By Jeff Jacoby, Boston May 28, 2001
THE PALESTINIANS, you may have noticed, have changed their tune.
When the current orgy of violence against Israelis began last fall, the
explanation out of Gaza City – faithfully echoed by most of the Western media –
was that it was all Ariel Sharon’s fault. His visit to the Temple Mount on
September 28, it was said, outraged and infuriated Palestinians.
That, apparently, was why many took to hurling rocks, firing guns,
demolishing Jewish shrines, lynching Israeli drivers, and bombing children
taking the bus to school.
There were always a few problems with this explanation, such as the
fact that the violence began before Sharon’s visit. But it is especially
untenable now: even Palestinians admit it isn’t true.
“Whoever thinks that the Intifadah broke out because of the despised Sharon’s
visit to the Al-Aqsa Mosque, is wrong,” Imad al-Faluji, the Palestinian
communications minister, declared in March. “This Intifadah was planned in
advance, ever since President Arafat’s return from the Camp David
So the party line has been updated. The real cause of the violence, Palestinians
now claim, is the growth of Israeli communities in Gaza and the West Bank.
“A cessation of settlement activities is part of a cessation of
violence,” says Faisal Husseini, a prominent Palestinian official.
Jibril Rajoub, one of Arafat’s top militiamen, seconds the motion.
“Everybody should know,” he announced, “that those settlements are the
cancer and the reason at all times for tension.”
This excuse, too, has found a ready reception in the media – especially
since the international fact-finding committee headed by George Mitchell
recommended, as a ‘confidence-building measure,’ that Israel declare a
moratorium on expanding the settlements.
When Secretary of State Colin Powell briefed the press on the Mitchell
Committee report, he was repeatedly asked what Washington would do to
compel Israel to freeze its settlements. No reporter seemed to wonder what
Washington would do to compel Arafat to stop his murderous offensive.
It hasn’t taken long for the Palestinian line – Jewish settlements
justify Arab violence – to become conventional wisdom. “Stop those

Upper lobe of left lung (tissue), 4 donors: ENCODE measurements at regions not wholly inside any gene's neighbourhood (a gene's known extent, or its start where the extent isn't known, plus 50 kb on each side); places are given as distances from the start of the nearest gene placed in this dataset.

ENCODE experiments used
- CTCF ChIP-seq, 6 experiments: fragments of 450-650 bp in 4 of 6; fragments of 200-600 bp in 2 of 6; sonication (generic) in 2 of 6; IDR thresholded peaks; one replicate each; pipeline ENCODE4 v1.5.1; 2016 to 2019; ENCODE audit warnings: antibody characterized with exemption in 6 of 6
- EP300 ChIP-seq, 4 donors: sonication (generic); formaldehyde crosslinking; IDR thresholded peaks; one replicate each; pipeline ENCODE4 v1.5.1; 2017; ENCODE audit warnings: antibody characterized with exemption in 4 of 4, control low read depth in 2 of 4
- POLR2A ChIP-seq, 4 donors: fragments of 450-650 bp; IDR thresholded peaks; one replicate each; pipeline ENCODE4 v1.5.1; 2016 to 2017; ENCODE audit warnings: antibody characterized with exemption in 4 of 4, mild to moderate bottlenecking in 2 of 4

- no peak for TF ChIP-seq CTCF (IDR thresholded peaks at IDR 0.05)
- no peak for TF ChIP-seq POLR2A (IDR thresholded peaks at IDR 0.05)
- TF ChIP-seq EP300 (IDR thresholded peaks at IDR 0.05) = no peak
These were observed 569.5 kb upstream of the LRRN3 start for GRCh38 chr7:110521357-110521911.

settlements,” commands The Economist this week; it asserts that Jewish
neighborhoods in the territories “negate all chance of
Palestinian-Israeli peaceful coexistence.”
The Chicago Tribune editorializes: “There is little incentive for the
Palestinians to return to the table without an Israeli freeze on settlements.”
Eight months ago, Israel offered not only to freeze its settlements but
to dismantle most of them and pull out of 98 percent of the territories
Ehud Barak laid on the negotiating table nearly everything the
Palestinians had demanded: all of Gaza and the West Bank, a sovereign
state, power-sharing in Jerusalem, control of the Temple Mount.
Arafat responded by kicking the table over and starting a war.
In short, Palestinian violence did not explode because Israel refused
to give up the settlements but because it agreed to do so.
The Arab rocks, bullets, Molotov cocktails, and suicide bombs of the
past eight months are no different from the Arab rocks, bullets, Molotov
cocktails, and suicide bombs of the past eight years – the years of the
Oslo ‘peace’ process.
The more Israel has agreed to give, the more enraged and
uncompromising the Palestinian reaction has been.
Only to those who have never mastered Appeasement 101: Give a
dictator the sacrifice he demands and you inflame his appetite for more.
To insist that Israel “stop those settlements” in exchange for an end
to Arab violence is to insist that Oslo be upended. The Israeli-Palestinian
accords have never barred Israel from building or expanding settlements in the
territories; the ultimate fate of those communities has always been one of the
‘permanent status’ issues to be decided at the end of the process.
By contrast, the starting point of the peace process – the foundation on which it
was built – was that Palestinian violence had ended.
“The PLO commits itself … to a peaceful resolution of the conflict
between the two sides,” reads the document that Arafat signed on Sept. 9,
1993, “and declares that all outstanding issues relating to permanent status will
be resolved through negotiations…. The PLO renounces the use of
terrorism and other acts of violence.”
That was the promise that earned Arafat his invitation to the White House, his
handshake from Yitzhak Rabin, his Nobel peace prize. That was the promise in
exchange for which Israel gave Arafat land and power, money and weapons,
diplomatic recognition and the status of a peace partner.
The Palestinians did not retain the right to resort to rocks and bullets and
bombs whenever they find it useful. They did not promise to end the
violence only if Israel agreed to their every demand. They promised to end
the violence for good.
If that promise was a lie, the entire peace process is a lie. Was it?
Look at the Middle East and draw your own conclusion.